Five Work-Life Balance Questions for Jae Ellard

By MBO Partners | September 28, 2017

consultants looking at tablet outside

Jae Ellard is an author, speaker, and founder of Simple Intentions, a company that helps people develop the skill of awareness—the ability to see the world and how you show up in it—in the workplace. Ellard believes that being aware of your behavior allows you to become more present and accountable in all other parts of your life, which can ultimately help increase innovation, productivity, and creativity.

After spending years in corporate senior communication roles, Ellard was overly stressed and exhausted, and it wasn’t long before she collapsed from adrenal fatigue—twice. Soon after these episodes, Ellard began researching human behavior, neuroscience, and mindfulness, eventually quitting her job, and starting her company in 2008.

We followed up with Ellard after her webinar, The 5 Truths About Work Life Balance, and asked about her journey to find balance, and how independent consultants can bring more awareness into their daily lives.

1. If you hadn’t collapsed from exhaustion years ago, do you think you would be where you are today?

Ellard: That was the best thing that ever happened to me. It was so painful, but at the same time it was such a gift as well. It was through that wakeup call that I really began to understand the significance of stopping, pausing, and thinking about why we are doing what we are doing. I’m glad that I wasn’t able to prevent it from happening at the time, because I wouldn’t have the life I have now or this business.

It’s easy to fall back into old habits and patterns. Boundaries are the heart and soul of where my practice began. I realized that I have horrible boundaries about what work time is and what it isn’t, and how I have conversations with people about my priorities. It took a solid year to unravel behaviors I had spent years making, but I was able to build and grow from there.

2. What are common misconceptions people have about work-life balance?

Ellard: The biggest misconception that I feel like I’m still dealing with is that it’s a woman thing or a gender issue. As women, we often come together in communities and have been talking about this for decades, whereas men have been excluded and left out of the conversation. It’s important to have the conversation together as human beings—that’s the only way we are going to shift ideas.

The other misconception is technology. Technology is so amazing and wonderful, but also comes with a big level of accountability and responsibility in terms of setting boundaries and rules. People struggle with being okay about not being available. We are in this “always-on” community. If you’re a doctor or a newsroom photographer you may be on call, but most of us can choose to lay down boundaries and just say, please don’t reach out to me past these hours.

3. Where do people get stuck when working to achieve balance in their lives?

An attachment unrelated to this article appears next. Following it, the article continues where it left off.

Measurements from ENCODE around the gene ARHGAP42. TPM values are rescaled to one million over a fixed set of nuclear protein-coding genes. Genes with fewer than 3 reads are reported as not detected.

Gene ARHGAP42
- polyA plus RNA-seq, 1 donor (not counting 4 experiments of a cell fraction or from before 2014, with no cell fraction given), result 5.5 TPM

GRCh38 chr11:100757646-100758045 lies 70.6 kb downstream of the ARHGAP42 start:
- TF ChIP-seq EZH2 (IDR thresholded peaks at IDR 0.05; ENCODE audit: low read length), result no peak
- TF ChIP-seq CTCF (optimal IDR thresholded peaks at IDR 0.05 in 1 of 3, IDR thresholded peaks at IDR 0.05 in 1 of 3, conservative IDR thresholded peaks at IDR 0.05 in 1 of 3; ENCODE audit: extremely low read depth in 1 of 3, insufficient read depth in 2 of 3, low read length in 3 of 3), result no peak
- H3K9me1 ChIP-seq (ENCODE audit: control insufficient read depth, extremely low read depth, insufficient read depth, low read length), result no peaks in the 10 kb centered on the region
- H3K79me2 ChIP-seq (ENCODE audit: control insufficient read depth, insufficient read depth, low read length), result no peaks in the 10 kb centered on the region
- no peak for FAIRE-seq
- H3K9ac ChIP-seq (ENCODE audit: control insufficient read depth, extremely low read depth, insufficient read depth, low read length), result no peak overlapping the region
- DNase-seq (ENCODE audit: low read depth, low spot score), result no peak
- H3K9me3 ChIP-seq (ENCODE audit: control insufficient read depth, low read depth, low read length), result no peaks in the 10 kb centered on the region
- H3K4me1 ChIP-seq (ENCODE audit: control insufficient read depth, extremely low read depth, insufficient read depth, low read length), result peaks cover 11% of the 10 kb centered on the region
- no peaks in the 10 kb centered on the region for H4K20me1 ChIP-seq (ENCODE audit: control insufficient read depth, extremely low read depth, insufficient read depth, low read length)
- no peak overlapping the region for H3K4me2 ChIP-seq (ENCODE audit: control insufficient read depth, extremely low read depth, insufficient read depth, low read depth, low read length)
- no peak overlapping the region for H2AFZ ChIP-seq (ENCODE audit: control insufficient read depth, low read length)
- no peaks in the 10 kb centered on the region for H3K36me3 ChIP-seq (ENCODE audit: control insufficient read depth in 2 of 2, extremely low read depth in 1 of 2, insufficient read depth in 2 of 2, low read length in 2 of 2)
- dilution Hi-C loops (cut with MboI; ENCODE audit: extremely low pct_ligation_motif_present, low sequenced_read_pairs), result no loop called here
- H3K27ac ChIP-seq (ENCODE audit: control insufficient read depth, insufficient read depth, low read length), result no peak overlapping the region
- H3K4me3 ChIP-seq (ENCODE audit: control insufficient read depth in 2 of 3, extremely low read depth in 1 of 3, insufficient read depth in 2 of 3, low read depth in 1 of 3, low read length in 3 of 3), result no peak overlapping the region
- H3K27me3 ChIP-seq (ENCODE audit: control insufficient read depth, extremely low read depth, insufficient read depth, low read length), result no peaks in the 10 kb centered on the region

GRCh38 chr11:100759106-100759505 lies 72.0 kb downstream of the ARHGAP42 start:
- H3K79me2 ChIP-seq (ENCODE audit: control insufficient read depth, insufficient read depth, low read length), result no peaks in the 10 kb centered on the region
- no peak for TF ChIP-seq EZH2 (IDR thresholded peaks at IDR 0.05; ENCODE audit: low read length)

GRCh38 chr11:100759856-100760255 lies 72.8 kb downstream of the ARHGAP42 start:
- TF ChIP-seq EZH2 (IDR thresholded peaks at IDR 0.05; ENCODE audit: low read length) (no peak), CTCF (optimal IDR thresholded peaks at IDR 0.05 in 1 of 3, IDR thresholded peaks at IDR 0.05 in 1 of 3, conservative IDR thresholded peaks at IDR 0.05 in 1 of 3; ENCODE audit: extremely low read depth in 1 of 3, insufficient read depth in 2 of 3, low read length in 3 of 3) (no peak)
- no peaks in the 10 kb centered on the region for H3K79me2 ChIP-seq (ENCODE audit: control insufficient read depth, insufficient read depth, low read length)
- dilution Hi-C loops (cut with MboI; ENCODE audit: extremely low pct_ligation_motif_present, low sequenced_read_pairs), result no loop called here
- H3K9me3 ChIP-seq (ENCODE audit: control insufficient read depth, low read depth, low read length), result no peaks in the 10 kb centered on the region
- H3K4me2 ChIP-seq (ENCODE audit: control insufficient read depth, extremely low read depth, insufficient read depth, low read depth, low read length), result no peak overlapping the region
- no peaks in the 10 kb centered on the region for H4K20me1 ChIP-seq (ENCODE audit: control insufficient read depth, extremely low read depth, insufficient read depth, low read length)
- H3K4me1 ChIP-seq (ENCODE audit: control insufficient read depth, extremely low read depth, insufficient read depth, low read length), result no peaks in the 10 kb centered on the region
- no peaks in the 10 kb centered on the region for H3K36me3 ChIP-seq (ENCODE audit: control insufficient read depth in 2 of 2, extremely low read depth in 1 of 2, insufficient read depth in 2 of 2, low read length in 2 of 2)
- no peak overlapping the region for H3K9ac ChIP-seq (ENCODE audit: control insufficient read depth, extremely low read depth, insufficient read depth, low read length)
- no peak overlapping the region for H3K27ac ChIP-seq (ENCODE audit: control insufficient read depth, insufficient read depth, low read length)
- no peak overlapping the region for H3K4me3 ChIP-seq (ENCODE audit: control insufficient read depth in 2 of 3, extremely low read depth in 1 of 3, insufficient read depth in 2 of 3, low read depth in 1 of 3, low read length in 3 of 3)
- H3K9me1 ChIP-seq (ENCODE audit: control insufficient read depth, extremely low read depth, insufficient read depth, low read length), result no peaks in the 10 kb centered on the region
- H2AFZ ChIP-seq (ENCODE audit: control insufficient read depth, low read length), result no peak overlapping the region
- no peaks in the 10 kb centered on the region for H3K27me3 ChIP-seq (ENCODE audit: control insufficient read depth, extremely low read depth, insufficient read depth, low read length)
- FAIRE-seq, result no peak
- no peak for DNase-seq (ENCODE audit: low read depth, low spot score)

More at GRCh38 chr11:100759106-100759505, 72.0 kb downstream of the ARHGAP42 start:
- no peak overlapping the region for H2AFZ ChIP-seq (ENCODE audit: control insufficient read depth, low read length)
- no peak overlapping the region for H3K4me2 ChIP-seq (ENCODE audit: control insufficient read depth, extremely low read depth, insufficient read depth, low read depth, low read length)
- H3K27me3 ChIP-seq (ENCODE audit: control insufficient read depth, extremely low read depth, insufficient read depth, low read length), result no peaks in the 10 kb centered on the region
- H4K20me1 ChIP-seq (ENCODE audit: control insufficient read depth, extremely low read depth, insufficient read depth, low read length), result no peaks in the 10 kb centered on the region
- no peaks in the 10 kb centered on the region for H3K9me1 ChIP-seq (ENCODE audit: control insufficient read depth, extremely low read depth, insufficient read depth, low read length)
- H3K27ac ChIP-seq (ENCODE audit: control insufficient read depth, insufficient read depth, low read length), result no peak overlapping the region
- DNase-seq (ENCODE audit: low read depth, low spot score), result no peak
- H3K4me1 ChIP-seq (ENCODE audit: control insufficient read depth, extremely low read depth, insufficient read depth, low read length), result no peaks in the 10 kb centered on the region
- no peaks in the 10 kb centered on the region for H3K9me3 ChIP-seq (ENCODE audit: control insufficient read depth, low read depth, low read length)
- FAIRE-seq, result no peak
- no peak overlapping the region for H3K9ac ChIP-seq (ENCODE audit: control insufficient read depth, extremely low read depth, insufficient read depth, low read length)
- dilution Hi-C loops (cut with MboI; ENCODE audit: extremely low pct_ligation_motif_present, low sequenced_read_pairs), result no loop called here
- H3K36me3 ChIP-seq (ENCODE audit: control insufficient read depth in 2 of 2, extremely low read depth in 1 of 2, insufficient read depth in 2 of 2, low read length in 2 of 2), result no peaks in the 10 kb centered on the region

Ellard: What gets people stuck most often is guilt and the fear of letting other people down, which leads to over commitment. Ego is another one, because some of us feel we contribute value when we are actively doing things—we think we are adding value to the client when we are busy.

To get over the guilt problem, ask yourself: is it true? Is this person really never going to hire me again if I tell them I’m going to my son’s soccer game? Generally, the answer is no. Consider the worse-case scenario and ask yourself if that is really true. For ego, ask yourself: what’s my true motivation? Am I acting a certain way because of how I want to be perceived? Do I care more about how it looks or about how it feels?

4. What advice do you have for independent consultants looking to bring more balance into their lives?

Ellard: Your ability to be present and have space is why people hire you as a consultant. If you give up that space in your mind or your ability to be present, your value as a consultant is diminished. Then, you’re just as busy and overwrought as the full-time workers that are bringing you on because they are at capacity. Continue to remind yourself that is the value you bring. Having that space in your mind is part of your product offering.

You also have to resist the temptation to take on too many projects, or you lose your value. Communicating about boundaries is important, especially if you have a lot of clients. Let people know upfront about your availability.

5. What benefits can people realize through greater awareness and balance?

Ellard: Space and the concept of presence. When we allow ourselves to feel more engaged and connected around what we are saying yes to, when we aren’t filled up with guilt emotions, we can create more space for joy and happiness to come in. That spirals out into hard business skills, allowing us to be more innovative, creative, and productive. All of a sudden, our capacity to show up and deliver changes dramatically.

Be guilt-free and judgment-free. There are so many choices you make each day; some are going to support you and some will sabotage you in terms of reducing stress. Each day you can move the ball a bit more. That makes it a much more manageable life practice instead of something you feel you have to achieve.

MBO regularly hosts webinars that cover a variety of independent workforce topics. Visit our webinars page to watch past presentations and register for upcoming talks.


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